This, once again, would rely heavily on the use of surveys. Say that every player in MLB was polled about every other player in MLB. And that on a scale of 1-10, they decided how ‘good of a clubhouse guy’ such a player is. And then that data was taken, and averages were drawn out to determine a player’s ‘Clubhouse Popularity Quotient'. In the interest of using current BCB rhetoric, I will use DeRosa and Bradley as examples.

Say for the sake of argument that DeRosa yielded a CPQ of 7.8, and Bradley was found to have a CPQ of 3.6. Now, we can take that information and see what kind of effect their presence in a clubhouse had on their teammates performance.

So we look at every single player that DeRosa has ever shared a clubhouse with. And over the course of their careers, all those players (position only) had an average OPS of .764. We can then look at the splits to see how they were effected by DeRosa’s presence in the locker room. So if when DeRosa was a current teammate, that OPS average rose to .798, and when he wasn’t a teammate, that OPS average dropped to .744, we can clearly see that, for whatever reason, when a player shared space with DeRosa, typically their performance got a boost.

So then this data can be used to formulate DeRosa’s ‘Offensive Performance Influence’ as being .034, to go along with his 7.8 CPQ

And say that the stats bared that Bradley had an ‘Offensive Performance Influence’ of -.008, to go along with his 3.6 CPQ.

So you can then try to identify trends with CPQ, seeing if players with a high CPQ tend to yield a higher OPI. And the CPQ can be further used to identify increases in teammates’ Fielding Work Ethic (FWE), BP Work Ethic (BPWE), Hustle Percentage (HP), or Post Error Out Conversion Over Replacement (PEOCOR) and Post Error Bases Allowed Over Replacement (PEBAOR). Thereby concluding exactly what sort of influence a player has on his teammates, and whether or not a popular player truly makes a big of a difference as we fans sometimes think.

This seems entirely related to a player’s clubhouse presence. If a player is comfortable, certainly it will show by his teammates’ response to him. And if he isn’t, well what does it matter so long as he is still able to produce, and it doesn’t effect him enough to show up on his mental and emotional stress surveys.

This seems two fold.

1. Measuring a player’s communication with his teammates.

2. Measuring a player’s communication with his coaches.

The first seems like it would generally be covered, again, by his overall clubhouse presence. I’d imagine that if a player generally didn’t communicate with his teammates, he’d be given a neutral or negative Clubhouse Popularity Quotient.

The second is something that is harder to identify unless you wanted to cross the ludicrous boundary of ‘Words Spoken With Hitting Coach Over Replacement' (WSWHCOR) . So I think I’d acquiesce to the idea that good communication with the coaching staff is likely something that cannot be measured. However, one can calculate how often a player tells the coaching staff he is injured immediately as opposed to a player telling the staff he was injured months prior. But again, it would be so difficult to quantify.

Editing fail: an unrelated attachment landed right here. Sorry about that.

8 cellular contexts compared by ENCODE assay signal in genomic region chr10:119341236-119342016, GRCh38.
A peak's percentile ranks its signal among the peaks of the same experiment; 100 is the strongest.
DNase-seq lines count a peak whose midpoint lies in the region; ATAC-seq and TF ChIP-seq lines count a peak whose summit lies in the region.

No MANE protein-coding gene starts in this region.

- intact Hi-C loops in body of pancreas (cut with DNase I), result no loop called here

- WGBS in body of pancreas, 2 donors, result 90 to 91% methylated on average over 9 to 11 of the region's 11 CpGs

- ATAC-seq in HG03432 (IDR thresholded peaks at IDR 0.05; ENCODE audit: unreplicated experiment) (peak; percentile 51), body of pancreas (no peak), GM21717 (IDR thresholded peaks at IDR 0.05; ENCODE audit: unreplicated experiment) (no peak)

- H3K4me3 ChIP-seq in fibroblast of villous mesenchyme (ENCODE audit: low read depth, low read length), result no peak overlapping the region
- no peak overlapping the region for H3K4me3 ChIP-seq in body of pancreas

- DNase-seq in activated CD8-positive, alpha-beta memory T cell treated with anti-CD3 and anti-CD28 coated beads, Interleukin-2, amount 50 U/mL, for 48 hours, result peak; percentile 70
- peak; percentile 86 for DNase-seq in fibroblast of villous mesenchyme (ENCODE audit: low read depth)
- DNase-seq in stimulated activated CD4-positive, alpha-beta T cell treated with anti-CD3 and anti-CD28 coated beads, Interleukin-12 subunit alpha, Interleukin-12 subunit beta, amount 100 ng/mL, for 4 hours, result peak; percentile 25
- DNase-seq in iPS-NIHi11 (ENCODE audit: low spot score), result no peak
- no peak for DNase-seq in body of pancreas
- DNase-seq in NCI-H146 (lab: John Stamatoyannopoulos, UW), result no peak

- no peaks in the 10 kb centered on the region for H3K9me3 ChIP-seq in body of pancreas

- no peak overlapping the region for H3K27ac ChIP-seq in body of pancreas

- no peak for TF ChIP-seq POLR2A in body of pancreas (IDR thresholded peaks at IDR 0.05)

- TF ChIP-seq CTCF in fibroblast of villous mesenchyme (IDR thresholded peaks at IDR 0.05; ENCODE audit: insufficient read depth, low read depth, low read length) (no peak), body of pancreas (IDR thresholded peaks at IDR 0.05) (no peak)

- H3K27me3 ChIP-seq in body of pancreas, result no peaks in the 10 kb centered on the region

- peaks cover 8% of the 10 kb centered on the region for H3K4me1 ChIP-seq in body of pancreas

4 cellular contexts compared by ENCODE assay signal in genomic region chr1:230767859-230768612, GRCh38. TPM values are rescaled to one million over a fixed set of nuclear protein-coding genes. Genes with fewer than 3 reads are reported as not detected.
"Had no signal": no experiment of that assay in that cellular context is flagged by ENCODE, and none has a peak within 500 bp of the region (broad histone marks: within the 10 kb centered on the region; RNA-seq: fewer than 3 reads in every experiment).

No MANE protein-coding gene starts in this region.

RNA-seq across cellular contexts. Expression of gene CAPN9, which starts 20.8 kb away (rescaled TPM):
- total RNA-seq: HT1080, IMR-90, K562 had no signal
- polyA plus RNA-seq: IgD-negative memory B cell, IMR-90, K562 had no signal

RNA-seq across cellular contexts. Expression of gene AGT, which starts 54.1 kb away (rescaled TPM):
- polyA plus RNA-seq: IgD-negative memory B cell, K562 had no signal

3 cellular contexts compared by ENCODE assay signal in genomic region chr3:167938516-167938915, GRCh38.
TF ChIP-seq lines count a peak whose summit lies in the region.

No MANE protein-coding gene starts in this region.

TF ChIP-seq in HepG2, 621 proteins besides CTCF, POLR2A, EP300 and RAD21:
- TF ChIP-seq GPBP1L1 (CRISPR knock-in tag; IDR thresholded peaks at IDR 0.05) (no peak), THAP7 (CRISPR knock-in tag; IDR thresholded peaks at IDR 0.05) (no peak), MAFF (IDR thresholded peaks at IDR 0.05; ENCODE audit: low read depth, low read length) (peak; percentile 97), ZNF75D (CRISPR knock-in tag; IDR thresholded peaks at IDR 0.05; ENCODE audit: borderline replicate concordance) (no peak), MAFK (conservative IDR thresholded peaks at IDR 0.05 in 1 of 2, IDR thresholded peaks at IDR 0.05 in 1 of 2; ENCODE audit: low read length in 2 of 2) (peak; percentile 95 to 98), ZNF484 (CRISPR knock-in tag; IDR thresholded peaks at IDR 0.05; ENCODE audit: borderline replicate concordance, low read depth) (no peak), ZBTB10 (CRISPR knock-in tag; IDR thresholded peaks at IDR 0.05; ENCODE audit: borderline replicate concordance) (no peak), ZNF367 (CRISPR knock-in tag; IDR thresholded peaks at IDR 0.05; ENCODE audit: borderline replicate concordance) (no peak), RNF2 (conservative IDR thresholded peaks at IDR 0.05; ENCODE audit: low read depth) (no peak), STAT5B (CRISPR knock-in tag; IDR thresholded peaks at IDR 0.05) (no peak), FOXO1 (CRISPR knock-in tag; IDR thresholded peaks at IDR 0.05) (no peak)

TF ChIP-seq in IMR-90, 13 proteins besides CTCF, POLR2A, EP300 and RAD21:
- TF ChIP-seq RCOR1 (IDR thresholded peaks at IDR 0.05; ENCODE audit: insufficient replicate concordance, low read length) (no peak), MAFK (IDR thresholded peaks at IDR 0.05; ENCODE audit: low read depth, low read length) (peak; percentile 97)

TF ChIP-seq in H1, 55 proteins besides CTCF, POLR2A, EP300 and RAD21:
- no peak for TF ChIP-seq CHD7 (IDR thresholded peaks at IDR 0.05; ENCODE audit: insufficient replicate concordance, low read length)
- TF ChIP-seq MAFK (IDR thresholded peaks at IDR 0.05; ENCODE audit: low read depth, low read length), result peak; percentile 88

Hot/Cold Streaks
This is another that I just don’t understand how it can be considered an intangible, seeing as hot and cold streaks are so easily identified.

However, explaining how or why such streaks occur is likely far more difficult.

Using previously described stats and surveys, one could probably find some sort of correlation between a players mental and emotional state, his pain level, and/or any positive or negative clubhouse presences, and his level of play on the field.

For example, if a player or players on a team start a really hot streak directly following a trade, perhaps that newly acquired player has a high OPI.

Or maybe when Soriano goes on one of his cold streaks there is some correlation between his performance and his mood, or his BP Work Ethic.

But certainly there are times when streaks occur simply out of randomness, that’s why a player who hits .333 won’t always go 1 for 3 in a game, sometimes he’ll hit .120, and others he’ll with .540, that’s just the way it works.

So, I think that most of these 'intangibles' are actually measurable, but the practical application of the majority of these statistics is so absurdly ludicrous that they will likely never be employed. I don't like the sentiment that 'stats are everything, everything else is religion', but at the same time, a lot of what is perceived as immeasurable, is often quite the opposite.

I see the correlation between Koyie Hill starting games, and the subsequent team record, but if there isn't some sort of statistical analysis that shows that the pitchers performed better throwing to him than to Soto, or that the team OPS rose when Koyie started, then it can't really be assumed to be a direct correlation of cause and effect as much as it can be chalked up to simple coincidence. However, I would be one who would insist on riding out that coincidence until it appeared to 'lose it's magic' so to speak, but I wouldn't be one to assume that Koyie is superior to Geo as a result.

Can't we all just get along?